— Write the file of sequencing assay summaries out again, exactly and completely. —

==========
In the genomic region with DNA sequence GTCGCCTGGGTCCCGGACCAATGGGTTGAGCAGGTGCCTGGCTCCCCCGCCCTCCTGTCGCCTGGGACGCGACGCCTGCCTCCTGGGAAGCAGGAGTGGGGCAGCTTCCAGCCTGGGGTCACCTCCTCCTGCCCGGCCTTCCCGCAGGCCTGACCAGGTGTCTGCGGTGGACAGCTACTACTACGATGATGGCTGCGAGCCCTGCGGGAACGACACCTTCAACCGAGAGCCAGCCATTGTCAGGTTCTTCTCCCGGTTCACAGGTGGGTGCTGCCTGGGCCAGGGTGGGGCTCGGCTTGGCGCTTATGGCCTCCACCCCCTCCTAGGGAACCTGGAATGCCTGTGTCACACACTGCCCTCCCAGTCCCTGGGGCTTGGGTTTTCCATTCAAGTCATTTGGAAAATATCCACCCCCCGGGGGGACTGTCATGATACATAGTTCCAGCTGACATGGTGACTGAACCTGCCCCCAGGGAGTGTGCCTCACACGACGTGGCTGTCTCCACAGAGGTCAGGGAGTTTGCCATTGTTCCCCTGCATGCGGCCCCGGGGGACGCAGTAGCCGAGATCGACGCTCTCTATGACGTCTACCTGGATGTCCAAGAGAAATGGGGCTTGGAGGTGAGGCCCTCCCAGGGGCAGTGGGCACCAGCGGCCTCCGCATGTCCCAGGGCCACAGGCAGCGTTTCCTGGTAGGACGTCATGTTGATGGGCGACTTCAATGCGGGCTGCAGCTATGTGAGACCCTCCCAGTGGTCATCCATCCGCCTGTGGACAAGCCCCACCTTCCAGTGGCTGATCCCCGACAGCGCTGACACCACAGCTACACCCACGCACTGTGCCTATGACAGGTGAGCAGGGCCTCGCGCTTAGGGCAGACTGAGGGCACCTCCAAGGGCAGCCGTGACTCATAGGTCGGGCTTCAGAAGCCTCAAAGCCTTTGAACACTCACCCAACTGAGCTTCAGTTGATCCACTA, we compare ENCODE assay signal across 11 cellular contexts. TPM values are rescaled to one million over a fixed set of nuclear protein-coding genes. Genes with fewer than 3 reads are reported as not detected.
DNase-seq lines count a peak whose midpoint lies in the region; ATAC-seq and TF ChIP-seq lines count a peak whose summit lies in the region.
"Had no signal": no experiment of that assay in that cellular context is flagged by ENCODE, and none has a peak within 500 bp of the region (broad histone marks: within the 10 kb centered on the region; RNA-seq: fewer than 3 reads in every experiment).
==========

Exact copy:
In the genomic region with DNA sequence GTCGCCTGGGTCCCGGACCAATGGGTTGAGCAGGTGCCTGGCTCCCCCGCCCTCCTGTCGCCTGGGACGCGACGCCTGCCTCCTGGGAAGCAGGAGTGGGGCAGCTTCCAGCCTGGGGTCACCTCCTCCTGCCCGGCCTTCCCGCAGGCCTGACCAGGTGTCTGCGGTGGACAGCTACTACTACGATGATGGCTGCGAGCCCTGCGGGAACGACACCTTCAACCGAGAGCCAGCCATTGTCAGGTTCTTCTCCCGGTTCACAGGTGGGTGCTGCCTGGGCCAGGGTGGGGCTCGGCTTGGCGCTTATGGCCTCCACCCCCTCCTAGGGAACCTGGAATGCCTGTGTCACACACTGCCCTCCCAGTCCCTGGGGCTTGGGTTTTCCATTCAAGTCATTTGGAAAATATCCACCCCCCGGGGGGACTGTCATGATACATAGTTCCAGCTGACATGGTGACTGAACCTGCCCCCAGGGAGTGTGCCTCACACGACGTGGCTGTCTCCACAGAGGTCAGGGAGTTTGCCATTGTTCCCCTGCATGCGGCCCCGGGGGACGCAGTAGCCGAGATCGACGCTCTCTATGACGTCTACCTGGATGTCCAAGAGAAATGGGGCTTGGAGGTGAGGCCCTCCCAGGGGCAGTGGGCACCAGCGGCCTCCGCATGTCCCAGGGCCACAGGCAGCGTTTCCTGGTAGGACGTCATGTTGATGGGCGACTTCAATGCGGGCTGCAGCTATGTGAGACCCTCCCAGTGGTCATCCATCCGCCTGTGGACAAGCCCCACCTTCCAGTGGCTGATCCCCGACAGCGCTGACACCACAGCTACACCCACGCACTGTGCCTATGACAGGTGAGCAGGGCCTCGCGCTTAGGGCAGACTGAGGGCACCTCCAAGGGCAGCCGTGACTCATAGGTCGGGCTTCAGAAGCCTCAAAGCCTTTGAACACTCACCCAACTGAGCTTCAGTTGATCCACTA, we compare ENCODE assay signal across 11 cellular contexts. TPM values are rescaled to one million over a fixed set of nuclear protein-coding genes. Genes with fewer than 3 reads are reported as not detected.
DNase-seq lines count a peak whose midpoint lies in the region; ATAC-seq and TF ChIP-seq lines count a peak whose summit lies in the region.
"Had no signal": no experiment of that assay in that cellular context is flagged by ENCODE, and none has a peak within 500 bp of the region (broad histone marks: within the 10 kb centered on the region; RNA-seq: fewer than 3 reads in every experiment).